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Beth Sorensen
Office of Communications


Reed College biology professor Jay Mellies has received a National Institutes of Health (NIH) academic research enhancement award of $144,082 to study a virulent strain of E. coli bacteria known as EPEC. The award will go toward assisting Mellies in his research to determine how E. coli pathogens cause disease in humans.

Enteropathogenic E. coli (EPEC) is a leading cause of infant diarrhea in developing countries. It also serves as a model for the ways other E. coli pathogens cause disease, including enterohemorrhagic E. coli (EHEC) serotype O157:H7, a leading cause of food contamination in the United States. Mellies has worked with five Reed senior thesis students over the past few years to study how EPEC causes disease on the molecular level. By studying the ways that EPEC genes are regulated within the intestine, Mellies hopes to contribute to a working model of how EPEC causes illness and how it can be controlled.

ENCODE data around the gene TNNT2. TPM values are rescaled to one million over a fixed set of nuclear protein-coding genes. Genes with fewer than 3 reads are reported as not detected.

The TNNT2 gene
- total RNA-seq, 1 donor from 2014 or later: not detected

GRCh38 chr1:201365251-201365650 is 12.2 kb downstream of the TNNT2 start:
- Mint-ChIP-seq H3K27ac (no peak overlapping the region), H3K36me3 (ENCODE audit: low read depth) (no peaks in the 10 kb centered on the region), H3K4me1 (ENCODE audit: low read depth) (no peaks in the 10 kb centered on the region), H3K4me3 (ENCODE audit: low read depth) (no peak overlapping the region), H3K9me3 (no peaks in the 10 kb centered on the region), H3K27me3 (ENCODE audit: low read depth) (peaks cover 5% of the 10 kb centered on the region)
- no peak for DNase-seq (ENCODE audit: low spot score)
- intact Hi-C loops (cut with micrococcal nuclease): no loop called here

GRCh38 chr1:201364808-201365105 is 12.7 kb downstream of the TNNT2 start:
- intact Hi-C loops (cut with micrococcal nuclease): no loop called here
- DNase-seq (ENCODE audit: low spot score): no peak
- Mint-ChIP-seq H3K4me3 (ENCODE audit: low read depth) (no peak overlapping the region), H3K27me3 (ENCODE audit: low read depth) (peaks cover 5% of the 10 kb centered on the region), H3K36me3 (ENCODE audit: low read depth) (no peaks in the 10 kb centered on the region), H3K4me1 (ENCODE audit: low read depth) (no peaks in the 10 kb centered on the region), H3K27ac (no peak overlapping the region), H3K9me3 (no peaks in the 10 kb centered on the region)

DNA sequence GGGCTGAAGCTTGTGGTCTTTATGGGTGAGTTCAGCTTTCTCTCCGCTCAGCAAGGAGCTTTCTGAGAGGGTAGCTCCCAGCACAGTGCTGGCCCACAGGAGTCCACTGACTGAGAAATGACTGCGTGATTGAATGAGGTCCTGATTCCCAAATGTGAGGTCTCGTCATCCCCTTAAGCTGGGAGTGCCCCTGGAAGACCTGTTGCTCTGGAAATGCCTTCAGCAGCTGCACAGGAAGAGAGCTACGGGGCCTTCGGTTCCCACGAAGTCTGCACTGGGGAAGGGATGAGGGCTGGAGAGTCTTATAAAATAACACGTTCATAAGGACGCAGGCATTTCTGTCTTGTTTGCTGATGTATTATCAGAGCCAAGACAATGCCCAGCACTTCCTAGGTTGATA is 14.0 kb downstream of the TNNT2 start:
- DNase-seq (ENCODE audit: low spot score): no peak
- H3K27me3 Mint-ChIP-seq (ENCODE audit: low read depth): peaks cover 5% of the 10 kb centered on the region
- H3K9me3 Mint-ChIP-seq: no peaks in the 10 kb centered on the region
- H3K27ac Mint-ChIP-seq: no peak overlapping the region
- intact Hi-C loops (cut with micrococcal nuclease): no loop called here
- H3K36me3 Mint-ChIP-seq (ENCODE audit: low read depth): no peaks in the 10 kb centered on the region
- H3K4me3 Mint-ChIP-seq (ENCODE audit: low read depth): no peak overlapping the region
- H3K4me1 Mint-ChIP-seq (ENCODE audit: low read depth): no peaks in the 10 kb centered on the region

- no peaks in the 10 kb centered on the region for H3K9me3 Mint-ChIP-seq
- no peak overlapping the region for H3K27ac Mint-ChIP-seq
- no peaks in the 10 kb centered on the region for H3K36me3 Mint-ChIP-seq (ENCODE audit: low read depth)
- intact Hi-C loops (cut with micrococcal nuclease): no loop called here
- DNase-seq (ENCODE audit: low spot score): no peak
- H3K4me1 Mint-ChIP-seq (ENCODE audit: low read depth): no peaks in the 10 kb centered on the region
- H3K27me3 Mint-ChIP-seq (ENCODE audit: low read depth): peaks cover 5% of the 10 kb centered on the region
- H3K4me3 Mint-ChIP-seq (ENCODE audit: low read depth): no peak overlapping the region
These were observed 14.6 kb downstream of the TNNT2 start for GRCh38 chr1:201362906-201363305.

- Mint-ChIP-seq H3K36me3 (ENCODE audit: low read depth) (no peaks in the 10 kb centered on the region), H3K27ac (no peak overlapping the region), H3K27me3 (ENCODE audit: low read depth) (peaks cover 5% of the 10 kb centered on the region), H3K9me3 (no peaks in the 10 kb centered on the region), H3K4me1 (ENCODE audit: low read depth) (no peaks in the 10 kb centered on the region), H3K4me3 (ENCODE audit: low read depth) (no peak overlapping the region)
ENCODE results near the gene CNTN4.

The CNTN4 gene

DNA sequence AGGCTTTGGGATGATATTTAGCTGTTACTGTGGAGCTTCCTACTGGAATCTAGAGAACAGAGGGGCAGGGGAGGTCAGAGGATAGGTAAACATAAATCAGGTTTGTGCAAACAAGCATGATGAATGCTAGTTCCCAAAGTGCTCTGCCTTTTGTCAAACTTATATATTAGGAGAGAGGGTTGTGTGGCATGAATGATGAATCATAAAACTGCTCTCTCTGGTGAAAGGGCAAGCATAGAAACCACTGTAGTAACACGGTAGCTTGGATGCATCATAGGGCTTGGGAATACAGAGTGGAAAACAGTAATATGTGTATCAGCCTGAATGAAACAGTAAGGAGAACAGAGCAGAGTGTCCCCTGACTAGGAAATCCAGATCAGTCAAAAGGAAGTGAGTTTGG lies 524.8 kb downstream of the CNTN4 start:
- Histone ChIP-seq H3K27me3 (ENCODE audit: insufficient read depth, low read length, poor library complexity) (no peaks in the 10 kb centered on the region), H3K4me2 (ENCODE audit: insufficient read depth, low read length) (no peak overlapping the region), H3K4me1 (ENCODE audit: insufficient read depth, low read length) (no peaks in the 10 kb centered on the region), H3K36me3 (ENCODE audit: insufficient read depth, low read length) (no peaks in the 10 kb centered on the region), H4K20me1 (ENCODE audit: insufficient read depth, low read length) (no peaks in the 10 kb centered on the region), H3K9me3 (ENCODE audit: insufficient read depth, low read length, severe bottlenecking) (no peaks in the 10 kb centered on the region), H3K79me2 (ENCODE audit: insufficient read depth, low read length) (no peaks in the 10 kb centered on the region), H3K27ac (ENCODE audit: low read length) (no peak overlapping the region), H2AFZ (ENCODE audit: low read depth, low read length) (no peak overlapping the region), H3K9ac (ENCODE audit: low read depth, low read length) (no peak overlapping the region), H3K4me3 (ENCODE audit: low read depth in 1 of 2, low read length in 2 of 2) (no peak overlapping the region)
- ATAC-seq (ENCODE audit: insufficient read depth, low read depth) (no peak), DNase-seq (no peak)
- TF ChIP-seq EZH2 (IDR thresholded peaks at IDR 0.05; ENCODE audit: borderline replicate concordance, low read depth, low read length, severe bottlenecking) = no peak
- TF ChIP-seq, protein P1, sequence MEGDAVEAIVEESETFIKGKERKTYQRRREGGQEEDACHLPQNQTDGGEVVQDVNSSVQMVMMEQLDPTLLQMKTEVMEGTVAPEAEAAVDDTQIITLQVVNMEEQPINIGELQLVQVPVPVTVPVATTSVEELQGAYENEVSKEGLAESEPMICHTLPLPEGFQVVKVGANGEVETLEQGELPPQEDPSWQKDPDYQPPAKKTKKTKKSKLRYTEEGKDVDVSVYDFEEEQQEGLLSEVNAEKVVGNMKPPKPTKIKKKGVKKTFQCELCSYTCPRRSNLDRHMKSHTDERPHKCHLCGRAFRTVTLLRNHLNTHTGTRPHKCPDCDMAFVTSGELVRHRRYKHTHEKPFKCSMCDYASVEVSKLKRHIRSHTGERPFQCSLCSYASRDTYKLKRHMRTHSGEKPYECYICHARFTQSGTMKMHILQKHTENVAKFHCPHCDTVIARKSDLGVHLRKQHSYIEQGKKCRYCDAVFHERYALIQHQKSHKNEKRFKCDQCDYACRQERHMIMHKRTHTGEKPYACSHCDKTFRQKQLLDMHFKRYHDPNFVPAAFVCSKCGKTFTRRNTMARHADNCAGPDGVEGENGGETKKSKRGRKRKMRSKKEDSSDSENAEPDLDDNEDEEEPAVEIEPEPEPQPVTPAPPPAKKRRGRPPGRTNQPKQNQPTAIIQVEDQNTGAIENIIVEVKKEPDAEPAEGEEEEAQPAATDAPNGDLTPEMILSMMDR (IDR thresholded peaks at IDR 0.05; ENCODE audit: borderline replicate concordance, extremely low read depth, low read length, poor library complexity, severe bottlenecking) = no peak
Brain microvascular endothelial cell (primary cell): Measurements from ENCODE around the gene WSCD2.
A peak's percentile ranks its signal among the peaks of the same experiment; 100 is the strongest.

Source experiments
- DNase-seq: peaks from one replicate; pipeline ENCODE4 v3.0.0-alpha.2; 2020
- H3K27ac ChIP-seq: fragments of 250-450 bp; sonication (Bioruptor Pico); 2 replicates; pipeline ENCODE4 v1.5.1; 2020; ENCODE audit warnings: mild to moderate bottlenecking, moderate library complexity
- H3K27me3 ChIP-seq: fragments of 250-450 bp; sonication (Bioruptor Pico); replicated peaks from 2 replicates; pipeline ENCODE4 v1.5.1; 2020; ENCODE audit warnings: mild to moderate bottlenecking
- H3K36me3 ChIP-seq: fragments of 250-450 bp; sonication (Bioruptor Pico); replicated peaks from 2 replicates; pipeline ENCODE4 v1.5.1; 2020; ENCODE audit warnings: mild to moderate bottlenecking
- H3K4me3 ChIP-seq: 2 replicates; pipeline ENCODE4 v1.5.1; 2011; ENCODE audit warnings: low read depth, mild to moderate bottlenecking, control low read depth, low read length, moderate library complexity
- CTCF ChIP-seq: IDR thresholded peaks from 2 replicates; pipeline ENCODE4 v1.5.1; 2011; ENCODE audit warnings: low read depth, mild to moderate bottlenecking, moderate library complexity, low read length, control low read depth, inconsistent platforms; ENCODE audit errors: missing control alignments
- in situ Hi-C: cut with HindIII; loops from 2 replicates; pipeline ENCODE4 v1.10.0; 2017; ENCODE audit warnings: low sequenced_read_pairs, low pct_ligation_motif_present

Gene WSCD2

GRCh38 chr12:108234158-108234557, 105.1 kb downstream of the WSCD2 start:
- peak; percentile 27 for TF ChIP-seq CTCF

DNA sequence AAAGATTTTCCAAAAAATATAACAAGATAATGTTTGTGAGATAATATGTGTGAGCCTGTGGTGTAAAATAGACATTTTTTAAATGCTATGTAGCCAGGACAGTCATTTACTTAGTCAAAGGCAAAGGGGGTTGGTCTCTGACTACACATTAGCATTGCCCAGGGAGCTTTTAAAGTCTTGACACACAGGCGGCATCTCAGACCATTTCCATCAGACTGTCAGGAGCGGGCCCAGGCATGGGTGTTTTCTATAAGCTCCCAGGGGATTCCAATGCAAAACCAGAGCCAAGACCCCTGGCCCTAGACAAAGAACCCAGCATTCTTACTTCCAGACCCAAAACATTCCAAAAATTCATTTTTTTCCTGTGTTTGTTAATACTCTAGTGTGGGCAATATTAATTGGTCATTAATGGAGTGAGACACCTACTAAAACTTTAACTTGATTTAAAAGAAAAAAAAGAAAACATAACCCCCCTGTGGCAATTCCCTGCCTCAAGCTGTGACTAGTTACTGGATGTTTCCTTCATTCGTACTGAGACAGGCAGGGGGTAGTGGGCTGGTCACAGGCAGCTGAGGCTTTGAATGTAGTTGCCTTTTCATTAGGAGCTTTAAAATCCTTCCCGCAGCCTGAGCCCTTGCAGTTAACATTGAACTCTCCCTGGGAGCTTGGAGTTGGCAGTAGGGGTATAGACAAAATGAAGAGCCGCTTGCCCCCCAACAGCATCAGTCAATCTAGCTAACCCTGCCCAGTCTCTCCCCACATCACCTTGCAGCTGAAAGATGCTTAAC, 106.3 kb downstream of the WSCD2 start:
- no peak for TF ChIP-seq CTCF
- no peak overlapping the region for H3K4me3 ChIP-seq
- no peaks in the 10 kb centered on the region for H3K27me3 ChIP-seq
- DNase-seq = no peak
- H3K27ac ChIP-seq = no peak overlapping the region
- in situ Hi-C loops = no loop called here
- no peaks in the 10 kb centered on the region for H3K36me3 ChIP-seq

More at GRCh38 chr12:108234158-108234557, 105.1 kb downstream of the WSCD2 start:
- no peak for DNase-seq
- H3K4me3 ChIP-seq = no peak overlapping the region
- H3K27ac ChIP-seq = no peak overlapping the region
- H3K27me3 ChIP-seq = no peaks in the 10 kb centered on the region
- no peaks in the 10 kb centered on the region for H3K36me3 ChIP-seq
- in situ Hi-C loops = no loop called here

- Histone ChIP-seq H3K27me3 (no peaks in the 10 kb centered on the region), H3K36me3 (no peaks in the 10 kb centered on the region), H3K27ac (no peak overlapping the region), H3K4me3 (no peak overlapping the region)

Jay Mellies holds a B.S. in biochemistry and a Ph.D. in microbiology from the University of California—Davis, and he has been a postdoctoral fellow at the Max-Planck-Institut für Biologie and at the University of Maryland School of Medicine. His articles have been published in numerous national academic journals. Mellies has been a member of the Reed faculty since 1999.

The NIH, in Bethesda, Maryland, is one of the world’s foremost medical research centers. Comprising 27 separate institutes, the NIH is one of eight health agencies of the Public Health Service, which, in turn, is part of the U.S. Department of Health and Human Services. The NIH’s mission is to acquire new knowledge to help prevent, detect, diagnose, and treat disease and disability.

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